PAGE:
removing the steel wheel and hubcap and holding both standing on the scale.
It was a very good new scale so am pretty sure of the results and did it
three times to be sure of the weight. I was very surprised at how light the
set up was myself. I thing this is one of Hondas Civci's secrets for there
good gas mileage.
Another secret for their good gas mileage is their tall gear ratio.
My's sister Civic EX, which has a 5-spd manual, was the only I car I
drove that lost speed while going up one of the steep hills in my
city. When I floored the gas pedal, it still lost speed. A down
shift was necessary.
I'm not knocking the car. I'm just augmenting upon your comment on
how they achieve their good gas mileage.
The BBS RG-F are 10.2 pounds but that's $340 per wheel, don't have that kind
money for a whole set. True some wheels weigh less than Borbets but if you
look at the whole lot of wheels that fit the Civic the Borbets are on the
lighter side plus there prices are some of the best for a high quality
German made rim. But it's going to be tough to match my stock Civic hubcap
set up for weight. Later, thanks for the looking.
I have to say I had potenzas (RE92's) on my 01 maxima, and man they were
Horrable!, they wore out in about 23,000 miles, were really bad in the snow,
and less than average in the rain. only thing they had going were they were
pretty decent on dry pavement. but for teh price they ask, and for how long
they lasted, I'd NEVER get them or recommend them again. (now your discount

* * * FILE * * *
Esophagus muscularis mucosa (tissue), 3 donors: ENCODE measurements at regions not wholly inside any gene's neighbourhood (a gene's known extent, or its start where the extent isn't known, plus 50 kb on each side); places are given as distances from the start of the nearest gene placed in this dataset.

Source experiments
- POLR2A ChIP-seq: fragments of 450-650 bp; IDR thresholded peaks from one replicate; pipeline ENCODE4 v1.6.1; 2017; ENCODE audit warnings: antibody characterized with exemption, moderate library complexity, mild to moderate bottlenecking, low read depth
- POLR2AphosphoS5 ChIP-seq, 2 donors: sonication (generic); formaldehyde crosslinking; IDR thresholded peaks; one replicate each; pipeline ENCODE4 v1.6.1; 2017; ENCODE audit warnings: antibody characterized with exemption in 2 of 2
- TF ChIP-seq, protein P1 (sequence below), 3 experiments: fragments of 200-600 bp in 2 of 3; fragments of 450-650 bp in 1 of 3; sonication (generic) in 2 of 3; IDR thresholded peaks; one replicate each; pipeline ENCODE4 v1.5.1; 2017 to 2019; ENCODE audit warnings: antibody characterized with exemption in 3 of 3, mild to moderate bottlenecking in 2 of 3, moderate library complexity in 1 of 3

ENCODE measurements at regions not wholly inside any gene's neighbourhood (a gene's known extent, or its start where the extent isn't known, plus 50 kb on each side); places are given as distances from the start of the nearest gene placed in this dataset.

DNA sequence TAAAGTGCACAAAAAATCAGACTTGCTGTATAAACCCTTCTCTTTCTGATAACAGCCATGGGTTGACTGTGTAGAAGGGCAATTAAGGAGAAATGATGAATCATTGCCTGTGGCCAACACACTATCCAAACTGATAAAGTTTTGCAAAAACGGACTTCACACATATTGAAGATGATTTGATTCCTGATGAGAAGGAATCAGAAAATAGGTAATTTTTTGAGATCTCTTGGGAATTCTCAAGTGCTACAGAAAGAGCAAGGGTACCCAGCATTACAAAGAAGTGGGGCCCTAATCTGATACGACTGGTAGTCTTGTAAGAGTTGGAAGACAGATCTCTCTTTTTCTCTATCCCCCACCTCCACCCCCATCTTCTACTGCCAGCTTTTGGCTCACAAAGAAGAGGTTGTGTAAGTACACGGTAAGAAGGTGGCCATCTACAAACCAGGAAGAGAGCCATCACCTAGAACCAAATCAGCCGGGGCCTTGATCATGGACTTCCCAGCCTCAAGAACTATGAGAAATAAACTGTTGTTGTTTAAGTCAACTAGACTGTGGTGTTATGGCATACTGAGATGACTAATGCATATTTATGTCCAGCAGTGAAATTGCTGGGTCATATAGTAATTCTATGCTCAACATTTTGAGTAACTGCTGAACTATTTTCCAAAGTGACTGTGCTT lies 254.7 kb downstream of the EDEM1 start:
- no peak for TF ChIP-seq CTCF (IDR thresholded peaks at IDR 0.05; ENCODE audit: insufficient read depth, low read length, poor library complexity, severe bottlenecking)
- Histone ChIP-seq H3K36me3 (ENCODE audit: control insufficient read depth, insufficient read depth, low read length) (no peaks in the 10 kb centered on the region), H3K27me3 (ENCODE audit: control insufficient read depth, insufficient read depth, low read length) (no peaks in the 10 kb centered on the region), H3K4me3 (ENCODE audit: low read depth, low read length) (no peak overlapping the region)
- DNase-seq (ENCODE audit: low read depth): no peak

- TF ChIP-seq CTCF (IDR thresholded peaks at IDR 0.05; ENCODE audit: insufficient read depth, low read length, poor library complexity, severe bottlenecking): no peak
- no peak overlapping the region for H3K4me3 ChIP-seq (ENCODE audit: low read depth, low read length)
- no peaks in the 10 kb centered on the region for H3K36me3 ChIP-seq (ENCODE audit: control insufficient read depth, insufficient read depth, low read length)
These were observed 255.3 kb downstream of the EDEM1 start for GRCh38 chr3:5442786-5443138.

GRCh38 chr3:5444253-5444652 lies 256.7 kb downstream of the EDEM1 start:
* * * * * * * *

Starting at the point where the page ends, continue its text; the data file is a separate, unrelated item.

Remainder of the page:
might change that for you) but personally, when I replaced them with
Yokohama Avid V4's it was MUCH better all around (rain, dry and snow) and
more than half the price than the bridgestones.
Anything that makes the car heavier will reduce fuel economy. 40-60
pounds extra probably won't make a significant difference though. Cars
are a lot heavier than ATVs to begin with, so the PERCENTAGE weight gain
will be a lot less. Cars also have a lot more power, so the effect of
the added weight won't be as noticeable.
You might want to look for lighter rims, if you're that concerned about
it. Also, try to get a lower-profile tire that will give the same
overall outside circumference, or expect your speedometer and odometer
to read wrong (smaller circumference will make the speedo read higher
and the odo tick over faster). Any decent tire shop should be able to
match up the new tires properly.
Remember too that wider tires will increase your rolling resistance and
that will negatively affect fuel economy, though it will improve handling.
Increasing weight on wheels have a higher effect on increasing weight
than, say, inside the car. The wheels and suspension pieces are
unsprung weight. This is much more significant than sprung weight.
Consider this: Wear a backpack with 20 pounds in it and run. You
won't feel a big difference. But if you put 10-pound weights on each
foot and ran, you will be much slower.
In addition to reducing gas mileage, it makes the handling worse
(other than the added mechanical grip with wider tires), makes the
ride harsher, increases braking distance, and slows down acceleration.
Lighter or equivalent wheels are indeed possible even though the rim
size increases...if you're budget allows it. Keep in mind some tires
are heavier than others too. That weight is actually more critical
than the wheel weight.